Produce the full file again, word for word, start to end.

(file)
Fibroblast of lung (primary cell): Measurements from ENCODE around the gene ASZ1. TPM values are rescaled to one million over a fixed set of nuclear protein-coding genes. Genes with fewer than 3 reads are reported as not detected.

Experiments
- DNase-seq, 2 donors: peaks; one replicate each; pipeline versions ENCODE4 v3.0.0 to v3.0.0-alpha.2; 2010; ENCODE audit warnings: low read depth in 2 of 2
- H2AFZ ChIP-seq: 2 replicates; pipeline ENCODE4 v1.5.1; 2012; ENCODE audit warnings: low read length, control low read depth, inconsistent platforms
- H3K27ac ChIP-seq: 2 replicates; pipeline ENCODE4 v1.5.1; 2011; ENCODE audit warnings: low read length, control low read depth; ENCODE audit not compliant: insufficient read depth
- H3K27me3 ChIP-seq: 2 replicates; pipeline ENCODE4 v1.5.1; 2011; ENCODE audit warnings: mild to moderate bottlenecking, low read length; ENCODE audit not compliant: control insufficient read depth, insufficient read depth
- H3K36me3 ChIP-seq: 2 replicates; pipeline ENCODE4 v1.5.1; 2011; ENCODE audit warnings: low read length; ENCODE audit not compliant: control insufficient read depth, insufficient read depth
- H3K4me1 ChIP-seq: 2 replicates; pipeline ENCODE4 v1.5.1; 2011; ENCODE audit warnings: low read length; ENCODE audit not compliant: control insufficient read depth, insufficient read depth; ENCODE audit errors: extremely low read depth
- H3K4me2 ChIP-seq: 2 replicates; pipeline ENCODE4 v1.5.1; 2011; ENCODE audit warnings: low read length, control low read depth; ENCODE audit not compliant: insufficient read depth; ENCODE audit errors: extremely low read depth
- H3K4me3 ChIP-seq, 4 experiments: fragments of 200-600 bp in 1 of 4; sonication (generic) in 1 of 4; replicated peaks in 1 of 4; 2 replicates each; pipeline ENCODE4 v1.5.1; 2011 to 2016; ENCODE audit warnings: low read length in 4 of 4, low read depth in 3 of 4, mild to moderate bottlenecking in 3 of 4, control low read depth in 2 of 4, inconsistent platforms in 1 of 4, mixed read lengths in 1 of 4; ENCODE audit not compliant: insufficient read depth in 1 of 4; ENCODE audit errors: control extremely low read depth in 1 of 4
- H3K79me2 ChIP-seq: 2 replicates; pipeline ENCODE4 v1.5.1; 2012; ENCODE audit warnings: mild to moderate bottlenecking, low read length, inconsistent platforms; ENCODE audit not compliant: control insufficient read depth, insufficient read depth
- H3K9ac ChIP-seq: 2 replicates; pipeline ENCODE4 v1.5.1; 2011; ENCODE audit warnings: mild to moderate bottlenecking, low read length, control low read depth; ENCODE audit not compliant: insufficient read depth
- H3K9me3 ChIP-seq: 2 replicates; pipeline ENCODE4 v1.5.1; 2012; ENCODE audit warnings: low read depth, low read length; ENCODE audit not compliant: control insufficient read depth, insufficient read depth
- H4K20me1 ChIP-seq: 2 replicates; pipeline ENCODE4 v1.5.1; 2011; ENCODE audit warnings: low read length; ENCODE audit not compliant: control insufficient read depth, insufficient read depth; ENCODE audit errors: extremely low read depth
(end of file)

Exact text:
Fibroblast of lung (primary cell): Measurements from ENCODE around the gene ASZ1. TPM values are rescaled to one million over a fixed set of nuclear protein-coding genes. Genes with fewer than 3 reads are reported as not detected.

Experiments
- DNase-seq, 2 donors: peaks; one replicate each; pipeline versions ENCODE4 v3.0.0 to v3.0.0-alpha.2; 2010; ENCODE audit warnings: low read depth in 2 of 2
- H2AFZ ChIP-seq: 2 replicates; pipeline ENCODE4 v1.5.1; 2012; ENCODE audit warnings: low read length, control low read depth, inconsistent platforms
- H3K27ac ChIP-seq: 2 replicates; pipeline ENCODE4 v1.5.1; 2011; ENCODE audit warnings: low read length, control low read depth; ENCODE audit not compliant: insufficient read depth
- H3K27me3 ChIP-seq: 2 replicates; pipeline ENCODE4 v1.5.1; 2011; ENCODE audit warnings: mild to moderate bottlenecking, low read length; ENCODE audit not compliant: control insufficient read depth, insufficient read depth
- H3K36me3 ChIP-seq: 2 replicates; pipeline ENCODE4 v1.5.1; 2011; ENCODE audit warnings: low read length; ENCODE audit not compliant: control insufficient read depth, insufficient read depth
- H3K4me1 ChIP-seq: 2 replicates; pipeline ENCODE4 v1.5.1; 2011; ENCODE audit warnings: low read length; ENCODE audit not compliant: control insufficient read depth, insufficient read depth; ENCODE audit errors: extremely low read depth
- H3K4me2 ChIP-seq: 2 replicates; pipeline ENCODE4 v1.5.1; 2011; ENCODE audit warnings: low read length, control low read depth; ENCODE audit not compliant: insufficient read depth; ENCODE audit errors: extremely low read depth
- H3K4me3 ChIP-seq, 4 experiments: fragments of 200-600 bp in 1 of 4; sonication (generic) in 1 of 4; replicated peaks in 1 of 4; 2 replicates each; pipeline ENCODE4 v1.5.1; 2011 to 2016; ENCODE audit warnings: low read length in 4 of 4, low read depth in 3 of 4, mild to moderate bottlenecking in 3 of 4, control low read depth in 2 of 4, inconsistent platforms in 1 of 4, mixed read lengths in 1 of 4; ENCODE audit not compliant: insufficient read depth in 1 of 4; ENCODE audit errors: control extremely low read depth in 1 of 4
- H3K79me2 ChIP-seq: 2 replicates; pipeline ENCODE4 v1.5.1; 2012; ENCODE audit warnings: mild to moderate bottlenecking, low read length, inconsistent platforms; ENCODE audit not compliant: control insufficient read depth, insufficient read depth
- H3K9ac ChIP-seq: 2 replicates; pipeline ENCODE4 v1.5.1; 2011; ENCODE audit warnings: mild to moderate bottlenecking, low read length, control low read depth; ENCODE audit not compliant: insufficient read depth
- H3K9me3 ChIP-seq: 2 replicates; pipeline ENCODE4 v1.5.1; 2012; ENCODE audit warnings: low read depth, low read length; ENCODE audit not compliant: control insufficient read depth, insufficient read depth
- H4K20me1 ChIP-seq: 2 replicates; pipeline ENCODE4 v1.5.1; 2011; ENCODE audit warnings: low read length; ENCODE audit not compliant: control insufficient read depth, insufficient read depth; ENCODE audit errors: extremely low read depth